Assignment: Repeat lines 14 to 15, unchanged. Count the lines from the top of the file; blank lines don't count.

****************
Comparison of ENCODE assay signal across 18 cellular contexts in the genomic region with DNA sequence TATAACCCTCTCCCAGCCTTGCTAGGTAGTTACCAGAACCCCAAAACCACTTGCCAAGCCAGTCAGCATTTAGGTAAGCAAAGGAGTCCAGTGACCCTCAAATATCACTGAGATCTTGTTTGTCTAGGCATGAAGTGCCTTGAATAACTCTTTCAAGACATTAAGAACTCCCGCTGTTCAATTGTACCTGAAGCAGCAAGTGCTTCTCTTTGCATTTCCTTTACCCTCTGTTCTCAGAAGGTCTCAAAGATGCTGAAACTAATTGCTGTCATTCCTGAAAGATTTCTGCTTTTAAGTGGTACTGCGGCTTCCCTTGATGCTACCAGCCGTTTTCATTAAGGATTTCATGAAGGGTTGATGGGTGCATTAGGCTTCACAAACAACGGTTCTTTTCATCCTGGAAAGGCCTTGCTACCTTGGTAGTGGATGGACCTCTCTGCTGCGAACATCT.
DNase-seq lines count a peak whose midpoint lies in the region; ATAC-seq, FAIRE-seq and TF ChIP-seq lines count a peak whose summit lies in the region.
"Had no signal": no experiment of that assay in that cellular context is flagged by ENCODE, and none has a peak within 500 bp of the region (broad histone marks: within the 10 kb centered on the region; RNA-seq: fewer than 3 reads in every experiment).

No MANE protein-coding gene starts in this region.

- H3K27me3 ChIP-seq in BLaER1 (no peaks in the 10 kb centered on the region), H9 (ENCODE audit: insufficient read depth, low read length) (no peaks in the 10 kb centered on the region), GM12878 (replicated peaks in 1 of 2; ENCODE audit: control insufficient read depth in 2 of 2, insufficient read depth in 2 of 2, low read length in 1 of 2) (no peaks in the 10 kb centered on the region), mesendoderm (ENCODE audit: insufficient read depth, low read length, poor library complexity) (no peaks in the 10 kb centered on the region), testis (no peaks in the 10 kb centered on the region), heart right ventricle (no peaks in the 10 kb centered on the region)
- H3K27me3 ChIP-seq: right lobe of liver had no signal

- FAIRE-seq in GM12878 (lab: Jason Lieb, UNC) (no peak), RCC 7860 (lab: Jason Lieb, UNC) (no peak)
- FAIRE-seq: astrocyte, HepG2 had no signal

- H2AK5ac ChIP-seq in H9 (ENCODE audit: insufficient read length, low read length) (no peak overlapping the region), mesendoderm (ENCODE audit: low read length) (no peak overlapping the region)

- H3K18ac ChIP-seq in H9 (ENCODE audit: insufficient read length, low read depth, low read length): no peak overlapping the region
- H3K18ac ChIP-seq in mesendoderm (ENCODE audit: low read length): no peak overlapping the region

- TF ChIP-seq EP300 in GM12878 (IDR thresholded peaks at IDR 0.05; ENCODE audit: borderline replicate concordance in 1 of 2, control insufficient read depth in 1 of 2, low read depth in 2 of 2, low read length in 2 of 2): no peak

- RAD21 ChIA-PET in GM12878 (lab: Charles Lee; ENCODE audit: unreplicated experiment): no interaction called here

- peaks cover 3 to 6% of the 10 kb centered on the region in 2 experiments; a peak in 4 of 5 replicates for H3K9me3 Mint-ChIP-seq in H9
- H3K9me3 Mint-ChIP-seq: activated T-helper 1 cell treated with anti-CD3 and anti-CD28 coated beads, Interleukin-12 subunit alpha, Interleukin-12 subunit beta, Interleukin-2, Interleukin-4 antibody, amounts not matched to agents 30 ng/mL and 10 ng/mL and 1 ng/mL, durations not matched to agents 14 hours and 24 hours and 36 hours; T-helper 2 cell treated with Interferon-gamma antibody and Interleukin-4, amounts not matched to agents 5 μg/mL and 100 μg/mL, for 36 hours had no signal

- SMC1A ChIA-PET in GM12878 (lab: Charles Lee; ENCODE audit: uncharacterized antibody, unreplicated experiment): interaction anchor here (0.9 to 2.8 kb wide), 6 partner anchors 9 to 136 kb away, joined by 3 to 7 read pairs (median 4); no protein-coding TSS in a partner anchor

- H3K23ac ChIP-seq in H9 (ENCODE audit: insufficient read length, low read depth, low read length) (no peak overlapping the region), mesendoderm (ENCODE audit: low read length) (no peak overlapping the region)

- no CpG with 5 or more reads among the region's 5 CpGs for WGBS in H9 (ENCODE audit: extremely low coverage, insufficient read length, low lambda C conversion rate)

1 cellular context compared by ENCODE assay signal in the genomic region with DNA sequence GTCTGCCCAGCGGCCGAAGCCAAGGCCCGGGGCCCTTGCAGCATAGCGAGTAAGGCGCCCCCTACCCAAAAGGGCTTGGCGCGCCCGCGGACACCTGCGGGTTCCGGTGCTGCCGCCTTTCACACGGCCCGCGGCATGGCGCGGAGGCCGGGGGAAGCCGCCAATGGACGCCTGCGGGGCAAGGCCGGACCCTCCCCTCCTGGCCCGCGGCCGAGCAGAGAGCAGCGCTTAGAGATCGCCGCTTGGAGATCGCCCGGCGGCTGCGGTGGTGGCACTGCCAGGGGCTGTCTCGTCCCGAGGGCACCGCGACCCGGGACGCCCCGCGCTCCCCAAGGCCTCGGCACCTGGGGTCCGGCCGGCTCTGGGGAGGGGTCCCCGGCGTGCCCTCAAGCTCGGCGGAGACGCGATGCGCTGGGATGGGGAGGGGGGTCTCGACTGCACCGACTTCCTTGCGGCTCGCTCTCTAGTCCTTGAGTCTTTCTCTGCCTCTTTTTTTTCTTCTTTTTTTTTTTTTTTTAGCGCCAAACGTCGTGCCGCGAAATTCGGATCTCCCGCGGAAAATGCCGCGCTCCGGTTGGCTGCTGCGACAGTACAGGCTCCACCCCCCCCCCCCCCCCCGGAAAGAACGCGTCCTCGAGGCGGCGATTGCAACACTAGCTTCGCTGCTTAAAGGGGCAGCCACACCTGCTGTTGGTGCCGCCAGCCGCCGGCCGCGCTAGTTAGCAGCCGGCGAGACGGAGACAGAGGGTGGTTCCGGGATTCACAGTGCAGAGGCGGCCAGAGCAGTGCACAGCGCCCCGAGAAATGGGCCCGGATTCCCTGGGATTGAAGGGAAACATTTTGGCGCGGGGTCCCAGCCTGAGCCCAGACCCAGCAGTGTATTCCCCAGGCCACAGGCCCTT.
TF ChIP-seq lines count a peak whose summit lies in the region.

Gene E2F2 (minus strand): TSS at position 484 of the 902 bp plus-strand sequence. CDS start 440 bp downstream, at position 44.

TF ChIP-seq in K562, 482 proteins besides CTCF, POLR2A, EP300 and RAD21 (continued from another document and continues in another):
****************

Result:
- peaks cover 3 to 6% of the 10 kb centered on the region in 2 experiments; a peak in 4 of 5 replicates for H3K9me3 Mint-ChIP-seq in H9
- H3K9me3 Mint-ChIP-seq: activated T-helper 1 cell treated with anti-CD3 and anti-CD28 coated beads, Interleukin-12 subunit alpha, Interleukin-12 subunit beta, Interleukin-2, Interleukin-4 antibody, amounts not matched to agents 30 ng/mL and 10 ng/mL and 1 ng/mL, durations not matched to agents 14 hours and 24 hours and 36 hours; T-helper 2 cell treated with Interferon-gamma antibody and Interleukin-4, amounts not matched to agents 5 μg/mL and 100 μg/mL, for 36 hours had no signal